Faria v. McCarrick et al
MEMORANDUM AND ORDER: IT IS HEREBY ORDERED that Defendants Motion to Dismiss (Doc. 15 ) is DENIED IN PART AND HELD IN ABEYANCE IN PART. Defendants motion is denied without prejudice to the extent it seeks dismissal for lack of a short and plain s tatement under Rule 8(a)(2). To the extent it seeks dismissal of Count V for failure to state a claim, the motion will be held in abeyance pending the Supreme Courts resolution of Manuel v. Joliet, 14- 9496 (U.S.). IT IS FURTHER ORDERED that the parties are directed to notify the Court within ten (10) days of the United States Supreme Courts resolution of Manuel v. Joliet, 14-9496 (U.S.). Signed by District Judge John A. Ross on 1/3/17. (JAB)
UNITED STATES DISTRICT COURT
EASTERN DISTRICT OF MISSOURI
RUSSELL SCOTT FARIA,
RYAN J. McCARRICK, et al.,
Case No. 4:16-cv-01175-JAR
MEMORANDUM AND ORDER
This matter is pending before the Court on Defendants Ryan McCarrick, Michael Merkel,
and Patrick Harney’s Motion to Dismiss (Doc. 15); Defendants Leah Askey and Lincoln County,
Missouri have joined in the motion (Docs. 21, 24). In his 83-page amended complaint, Plaintiff
Russell Scott Faria seeks redress under 42 U.S.C. § 1983 based on Defendants’ allegedly
unconstitutional conduct during their investigation of, and prosecution of Plaintiff for, the
December 2011 murder of Plaintiff’s wife, Betsy Faria (Doc. 7). As relevant to this motion,
Plaintiff’s complaint, as amended, purports to assert a claim of malicious prosecution, under
either the Fourth or Fourteenth Amendment, against Defendants McCarrick, Merkel, and Harney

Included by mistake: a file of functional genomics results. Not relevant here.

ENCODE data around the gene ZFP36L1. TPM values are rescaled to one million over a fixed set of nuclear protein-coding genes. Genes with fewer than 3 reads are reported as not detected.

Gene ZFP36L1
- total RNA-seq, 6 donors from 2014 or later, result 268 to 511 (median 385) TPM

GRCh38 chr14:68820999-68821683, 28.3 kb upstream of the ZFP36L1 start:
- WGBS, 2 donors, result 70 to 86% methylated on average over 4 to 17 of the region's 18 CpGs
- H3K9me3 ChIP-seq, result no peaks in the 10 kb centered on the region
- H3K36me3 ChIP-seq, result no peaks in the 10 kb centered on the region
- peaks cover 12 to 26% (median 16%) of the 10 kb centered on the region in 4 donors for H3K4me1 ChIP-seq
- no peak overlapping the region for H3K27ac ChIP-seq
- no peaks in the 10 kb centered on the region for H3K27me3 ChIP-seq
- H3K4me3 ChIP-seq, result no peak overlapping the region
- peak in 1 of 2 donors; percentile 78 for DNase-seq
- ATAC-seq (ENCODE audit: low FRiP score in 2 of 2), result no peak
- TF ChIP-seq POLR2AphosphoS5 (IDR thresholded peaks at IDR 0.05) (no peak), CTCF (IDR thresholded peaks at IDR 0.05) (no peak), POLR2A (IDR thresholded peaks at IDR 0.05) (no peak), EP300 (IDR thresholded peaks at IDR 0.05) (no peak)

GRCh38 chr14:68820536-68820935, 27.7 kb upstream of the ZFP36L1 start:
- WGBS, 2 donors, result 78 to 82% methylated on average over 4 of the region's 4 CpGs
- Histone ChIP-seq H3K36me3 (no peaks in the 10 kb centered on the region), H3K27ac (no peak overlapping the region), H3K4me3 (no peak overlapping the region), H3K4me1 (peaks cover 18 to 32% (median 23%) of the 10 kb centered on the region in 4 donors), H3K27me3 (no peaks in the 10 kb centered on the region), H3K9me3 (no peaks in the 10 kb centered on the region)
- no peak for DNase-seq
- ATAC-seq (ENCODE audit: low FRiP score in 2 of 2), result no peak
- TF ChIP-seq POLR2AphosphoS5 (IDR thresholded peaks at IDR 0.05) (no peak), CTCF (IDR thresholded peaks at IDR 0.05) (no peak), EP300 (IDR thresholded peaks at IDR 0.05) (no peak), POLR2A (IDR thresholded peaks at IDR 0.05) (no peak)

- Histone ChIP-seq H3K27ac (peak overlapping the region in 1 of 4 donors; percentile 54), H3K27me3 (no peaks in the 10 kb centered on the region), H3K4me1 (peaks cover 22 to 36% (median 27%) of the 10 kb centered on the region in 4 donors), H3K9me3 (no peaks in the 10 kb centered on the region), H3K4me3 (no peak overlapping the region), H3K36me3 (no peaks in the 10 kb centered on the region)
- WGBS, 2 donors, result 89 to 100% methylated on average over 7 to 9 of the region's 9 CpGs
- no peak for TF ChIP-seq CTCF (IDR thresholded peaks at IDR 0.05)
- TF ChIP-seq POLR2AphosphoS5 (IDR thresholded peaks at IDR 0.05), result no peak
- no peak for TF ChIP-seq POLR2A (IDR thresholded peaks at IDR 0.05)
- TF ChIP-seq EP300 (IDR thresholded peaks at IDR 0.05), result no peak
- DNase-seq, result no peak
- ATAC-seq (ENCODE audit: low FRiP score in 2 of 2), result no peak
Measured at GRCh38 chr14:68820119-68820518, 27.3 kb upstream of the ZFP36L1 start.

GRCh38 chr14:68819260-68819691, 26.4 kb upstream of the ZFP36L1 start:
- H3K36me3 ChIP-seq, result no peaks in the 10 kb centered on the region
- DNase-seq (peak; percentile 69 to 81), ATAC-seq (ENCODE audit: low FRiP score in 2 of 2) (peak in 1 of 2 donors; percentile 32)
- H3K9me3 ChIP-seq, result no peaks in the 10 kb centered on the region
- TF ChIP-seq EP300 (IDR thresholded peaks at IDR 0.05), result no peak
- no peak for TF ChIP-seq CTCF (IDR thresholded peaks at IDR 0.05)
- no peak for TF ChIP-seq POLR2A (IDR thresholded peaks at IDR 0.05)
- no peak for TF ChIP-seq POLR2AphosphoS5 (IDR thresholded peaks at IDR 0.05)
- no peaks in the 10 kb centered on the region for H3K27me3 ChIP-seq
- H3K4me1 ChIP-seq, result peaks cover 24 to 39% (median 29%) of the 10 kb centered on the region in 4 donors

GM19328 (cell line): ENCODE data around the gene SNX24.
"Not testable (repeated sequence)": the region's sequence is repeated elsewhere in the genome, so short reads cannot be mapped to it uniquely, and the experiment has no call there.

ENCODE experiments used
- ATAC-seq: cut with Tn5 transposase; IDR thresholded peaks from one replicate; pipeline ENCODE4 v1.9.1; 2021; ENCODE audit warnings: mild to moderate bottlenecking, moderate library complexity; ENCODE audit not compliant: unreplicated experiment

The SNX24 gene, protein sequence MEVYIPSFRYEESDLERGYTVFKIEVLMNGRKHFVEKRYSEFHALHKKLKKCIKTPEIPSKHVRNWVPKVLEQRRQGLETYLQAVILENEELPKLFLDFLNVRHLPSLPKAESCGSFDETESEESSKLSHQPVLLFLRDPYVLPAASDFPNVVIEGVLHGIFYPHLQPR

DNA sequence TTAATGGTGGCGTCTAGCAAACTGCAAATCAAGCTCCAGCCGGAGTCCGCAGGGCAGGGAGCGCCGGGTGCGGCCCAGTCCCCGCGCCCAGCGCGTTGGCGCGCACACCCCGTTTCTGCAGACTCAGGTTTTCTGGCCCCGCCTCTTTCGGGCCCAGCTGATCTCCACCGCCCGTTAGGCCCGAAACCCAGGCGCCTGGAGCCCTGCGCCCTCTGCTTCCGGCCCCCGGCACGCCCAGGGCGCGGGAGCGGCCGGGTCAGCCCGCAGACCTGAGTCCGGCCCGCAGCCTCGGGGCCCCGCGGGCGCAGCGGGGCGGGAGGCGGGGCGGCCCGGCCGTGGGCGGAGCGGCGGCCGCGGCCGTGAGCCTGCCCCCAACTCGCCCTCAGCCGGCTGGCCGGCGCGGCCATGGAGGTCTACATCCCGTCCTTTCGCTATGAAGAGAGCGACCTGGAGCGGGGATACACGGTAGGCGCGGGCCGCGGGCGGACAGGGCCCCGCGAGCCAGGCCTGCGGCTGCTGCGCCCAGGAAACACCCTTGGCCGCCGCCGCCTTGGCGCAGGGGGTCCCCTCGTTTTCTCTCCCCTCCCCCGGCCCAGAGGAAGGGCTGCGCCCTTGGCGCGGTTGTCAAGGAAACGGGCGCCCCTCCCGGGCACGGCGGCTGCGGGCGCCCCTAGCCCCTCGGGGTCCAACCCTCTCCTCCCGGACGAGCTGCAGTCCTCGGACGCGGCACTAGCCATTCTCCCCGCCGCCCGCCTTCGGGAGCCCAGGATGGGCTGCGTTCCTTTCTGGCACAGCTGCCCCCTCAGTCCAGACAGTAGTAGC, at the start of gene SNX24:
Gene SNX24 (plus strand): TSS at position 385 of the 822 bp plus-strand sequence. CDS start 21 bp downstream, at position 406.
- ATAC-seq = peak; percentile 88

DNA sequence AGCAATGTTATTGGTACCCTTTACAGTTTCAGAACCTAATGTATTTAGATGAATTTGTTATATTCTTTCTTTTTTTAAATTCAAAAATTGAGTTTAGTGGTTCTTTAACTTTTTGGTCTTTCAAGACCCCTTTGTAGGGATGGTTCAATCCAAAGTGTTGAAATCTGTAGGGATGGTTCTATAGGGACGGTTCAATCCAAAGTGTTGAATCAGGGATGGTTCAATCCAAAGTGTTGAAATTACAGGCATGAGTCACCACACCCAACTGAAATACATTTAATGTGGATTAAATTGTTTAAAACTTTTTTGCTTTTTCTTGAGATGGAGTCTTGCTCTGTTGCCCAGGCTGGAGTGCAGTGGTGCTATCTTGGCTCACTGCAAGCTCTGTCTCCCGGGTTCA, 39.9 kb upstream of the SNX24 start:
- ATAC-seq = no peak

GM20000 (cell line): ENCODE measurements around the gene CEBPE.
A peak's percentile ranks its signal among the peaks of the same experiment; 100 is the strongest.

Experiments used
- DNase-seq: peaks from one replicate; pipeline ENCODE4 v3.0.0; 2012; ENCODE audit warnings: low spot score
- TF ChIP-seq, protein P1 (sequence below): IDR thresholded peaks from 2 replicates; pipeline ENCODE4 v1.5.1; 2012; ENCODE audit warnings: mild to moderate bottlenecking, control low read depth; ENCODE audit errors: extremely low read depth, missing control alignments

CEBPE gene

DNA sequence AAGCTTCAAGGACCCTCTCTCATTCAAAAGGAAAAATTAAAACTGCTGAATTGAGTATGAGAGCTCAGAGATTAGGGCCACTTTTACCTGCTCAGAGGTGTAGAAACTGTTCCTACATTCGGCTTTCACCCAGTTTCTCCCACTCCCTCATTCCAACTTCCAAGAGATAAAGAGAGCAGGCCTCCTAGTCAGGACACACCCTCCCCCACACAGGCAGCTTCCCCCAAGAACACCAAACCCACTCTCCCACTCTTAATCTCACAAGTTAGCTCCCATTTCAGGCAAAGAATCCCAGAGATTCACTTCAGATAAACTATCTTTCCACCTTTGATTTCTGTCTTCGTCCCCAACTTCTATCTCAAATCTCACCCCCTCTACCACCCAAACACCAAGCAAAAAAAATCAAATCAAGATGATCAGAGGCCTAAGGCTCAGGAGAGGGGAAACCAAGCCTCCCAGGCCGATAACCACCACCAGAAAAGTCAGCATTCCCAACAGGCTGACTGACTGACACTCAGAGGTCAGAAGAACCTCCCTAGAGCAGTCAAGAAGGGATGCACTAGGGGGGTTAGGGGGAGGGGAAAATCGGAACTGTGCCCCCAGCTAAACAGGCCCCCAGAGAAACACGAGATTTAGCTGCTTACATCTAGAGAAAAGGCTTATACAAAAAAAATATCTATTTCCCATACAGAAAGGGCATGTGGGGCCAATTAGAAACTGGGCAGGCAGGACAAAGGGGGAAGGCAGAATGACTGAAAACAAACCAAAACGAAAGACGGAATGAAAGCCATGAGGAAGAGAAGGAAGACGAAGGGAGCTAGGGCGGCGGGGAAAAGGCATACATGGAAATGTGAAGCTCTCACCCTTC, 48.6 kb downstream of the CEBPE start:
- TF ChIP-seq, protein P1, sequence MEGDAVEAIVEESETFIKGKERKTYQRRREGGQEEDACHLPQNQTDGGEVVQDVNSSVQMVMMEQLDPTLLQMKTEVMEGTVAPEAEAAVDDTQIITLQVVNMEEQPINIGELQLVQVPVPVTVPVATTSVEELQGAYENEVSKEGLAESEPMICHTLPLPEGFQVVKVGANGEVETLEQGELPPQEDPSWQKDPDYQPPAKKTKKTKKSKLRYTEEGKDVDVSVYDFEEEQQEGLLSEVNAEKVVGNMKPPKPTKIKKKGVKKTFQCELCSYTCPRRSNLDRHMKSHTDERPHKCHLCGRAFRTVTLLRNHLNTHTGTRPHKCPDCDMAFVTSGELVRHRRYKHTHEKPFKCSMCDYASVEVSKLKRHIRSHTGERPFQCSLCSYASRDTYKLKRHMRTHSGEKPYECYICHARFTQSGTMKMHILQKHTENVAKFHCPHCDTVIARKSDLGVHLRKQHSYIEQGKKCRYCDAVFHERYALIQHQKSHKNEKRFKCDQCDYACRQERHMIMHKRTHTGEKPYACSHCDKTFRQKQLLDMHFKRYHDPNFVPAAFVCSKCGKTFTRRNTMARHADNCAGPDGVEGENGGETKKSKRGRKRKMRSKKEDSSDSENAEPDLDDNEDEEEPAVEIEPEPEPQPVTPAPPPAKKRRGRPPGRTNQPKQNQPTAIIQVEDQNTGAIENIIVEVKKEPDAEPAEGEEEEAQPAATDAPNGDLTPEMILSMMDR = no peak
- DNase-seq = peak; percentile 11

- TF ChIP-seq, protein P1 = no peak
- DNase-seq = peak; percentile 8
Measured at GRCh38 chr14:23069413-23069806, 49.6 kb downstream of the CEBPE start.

(“Count V”). More specifically, in Count V, Plaintiff alleges that Defendants McCarrick,
Merkel, and Harney maliciously instituted a murder charge against him without probable cause
that he had been involved in Betsy’s death, that he was ultimately acquitted of that charge, and
that he was deprived of his liberty as a result of the charge (Id. at ¶¶ 515-524). Defendants now
move (1) to dismiss Plaintiff’s amended complaint in its entirety for failure to comply with
Federal Rule of Civil Procedure 8(a)(2) (pleading that states a claim for relief must contain “a
short and plain statement of the claim showing that the pleader is entitled to relief”); and (2) to
dismiss Count V for failure to state a viable claim under § 1983. The motion is fully briefed and
ready for disposition. For the following reasons, the Court will deny the motion in part, and hold
the motion in abeyance in part.
I. “Short and plain statement” standard
Defendants first move to dismiss Plaintiff’s amended complaint in its entirety, arguing